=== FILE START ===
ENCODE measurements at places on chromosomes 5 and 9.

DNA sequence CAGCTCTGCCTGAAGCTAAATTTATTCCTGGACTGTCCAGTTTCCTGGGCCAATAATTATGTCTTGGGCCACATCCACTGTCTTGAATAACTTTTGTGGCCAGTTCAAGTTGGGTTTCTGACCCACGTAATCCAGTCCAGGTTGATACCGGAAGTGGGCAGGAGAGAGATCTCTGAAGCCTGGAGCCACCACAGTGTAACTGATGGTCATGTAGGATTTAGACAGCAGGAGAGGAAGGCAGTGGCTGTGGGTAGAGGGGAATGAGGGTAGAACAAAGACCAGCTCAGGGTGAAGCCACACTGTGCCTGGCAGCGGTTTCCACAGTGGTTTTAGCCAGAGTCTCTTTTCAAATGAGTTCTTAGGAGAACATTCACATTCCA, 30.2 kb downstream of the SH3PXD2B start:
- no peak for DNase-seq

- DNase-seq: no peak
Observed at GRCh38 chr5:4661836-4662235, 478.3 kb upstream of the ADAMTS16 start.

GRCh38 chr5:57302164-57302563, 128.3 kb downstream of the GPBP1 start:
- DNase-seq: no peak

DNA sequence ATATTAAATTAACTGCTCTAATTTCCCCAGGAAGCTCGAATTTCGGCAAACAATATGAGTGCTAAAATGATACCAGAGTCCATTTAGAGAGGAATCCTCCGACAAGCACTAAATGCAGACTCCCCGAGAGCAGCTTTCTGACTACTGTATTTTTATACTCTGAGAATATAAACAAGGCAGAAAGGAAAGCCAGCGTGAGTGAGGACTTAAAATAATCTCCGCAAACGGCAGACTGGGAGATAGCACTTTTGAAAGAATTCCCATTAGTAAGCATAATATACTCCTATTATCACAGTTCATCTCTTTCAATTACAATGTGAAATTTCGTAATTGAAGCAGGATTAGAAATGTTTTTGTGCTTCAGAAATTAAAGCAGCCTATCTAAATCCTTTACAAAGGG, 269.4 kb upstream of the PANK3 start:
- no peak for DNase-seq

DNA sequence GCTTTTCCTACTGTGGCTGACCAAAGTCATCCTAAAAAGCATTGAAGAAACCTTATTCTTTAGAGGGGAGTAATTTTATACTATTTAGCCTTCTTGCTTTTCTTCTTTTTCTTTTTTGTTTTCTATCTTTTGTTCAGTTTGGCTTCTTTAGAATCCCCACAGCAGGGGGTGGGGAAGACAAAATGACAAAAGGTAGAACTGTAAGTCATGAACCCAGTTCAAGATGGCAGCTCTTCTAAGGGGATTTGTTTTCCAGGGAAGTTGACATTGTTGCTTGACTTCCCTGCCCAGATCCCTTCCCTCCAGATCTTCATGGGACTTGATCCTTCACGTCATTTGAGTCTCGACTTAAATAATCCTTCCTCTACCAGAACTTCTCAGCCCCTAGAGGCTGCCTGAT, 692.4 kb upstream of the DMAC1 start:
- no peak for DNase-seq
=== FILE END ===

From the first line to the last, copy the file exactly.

ENCODE measurements at places on chromosomes 5 and 9.

DNA sequence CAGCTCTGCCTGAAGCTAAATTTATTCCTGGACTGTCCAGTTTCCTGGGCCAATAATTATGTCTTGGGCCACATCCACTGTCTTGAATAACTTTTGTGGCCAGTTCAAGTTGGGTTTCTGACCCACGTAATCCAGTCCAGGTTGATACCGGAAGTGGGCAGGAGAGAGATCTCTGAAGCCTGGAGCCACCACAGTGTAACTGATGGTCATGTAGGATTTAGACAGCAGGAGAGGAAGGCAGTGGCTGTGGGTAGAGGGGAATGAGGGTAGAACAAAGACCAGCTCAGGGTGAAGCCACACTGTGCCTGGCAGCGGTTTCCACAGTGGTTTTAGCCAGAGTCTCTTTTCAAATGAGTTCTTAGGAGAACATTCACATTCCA, 30.2 kb downstream of the SH3PXD2B start:
- no peak for DNase-seq

- DNase-seq: no peak
Observed at GRCh38 chr5:4661836-4662235, 478.3 kb upstream of the ADAMTS16 start.

GRCh38 chr5:57302164-57302563, 128.3 kb downstream of the GPBP1 start:
- DNase-seq: no peak

DNA sequence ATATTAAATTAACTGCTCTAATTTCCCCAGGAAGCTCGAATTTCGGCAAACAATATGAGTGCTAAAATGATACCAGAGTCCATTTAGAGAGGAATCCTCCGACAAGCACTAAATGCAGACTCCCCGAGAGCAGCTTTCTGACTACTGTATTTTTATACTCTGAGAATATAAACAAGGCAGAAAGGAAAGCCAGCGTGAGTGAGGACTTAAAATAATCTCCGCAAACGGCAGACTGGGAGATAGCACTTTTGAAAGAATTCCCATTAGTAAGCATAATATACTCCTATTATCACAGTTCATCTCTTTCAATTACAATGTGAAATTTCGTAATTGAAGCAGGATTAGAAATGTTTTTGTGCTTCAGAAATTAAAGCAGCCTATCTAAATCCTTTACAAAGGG, 269.4 kb upstream of the PANK3 start:
- no peak for DNase-seq

DNA sequence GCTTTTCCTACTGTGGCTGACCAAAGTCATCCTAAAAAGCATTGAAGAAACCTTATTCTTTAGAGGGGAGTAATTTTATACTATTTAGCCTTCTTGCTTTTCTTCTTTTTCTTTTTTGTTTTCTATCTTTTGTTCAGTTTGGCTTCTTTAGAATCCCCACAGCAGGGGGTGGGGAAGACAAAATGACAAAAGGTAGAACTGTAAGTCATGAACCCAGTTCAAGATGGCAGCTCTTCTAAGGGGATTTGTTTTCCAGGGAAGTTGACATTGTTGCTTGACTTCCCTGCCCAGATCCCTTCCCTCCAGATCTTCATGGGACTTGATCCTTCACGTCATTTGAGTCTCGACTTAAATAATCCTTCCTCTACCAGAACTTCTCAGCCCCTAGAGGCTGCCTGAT, 692.4 kb upstream of the DMAC1 start:
- no peak for DNase-seq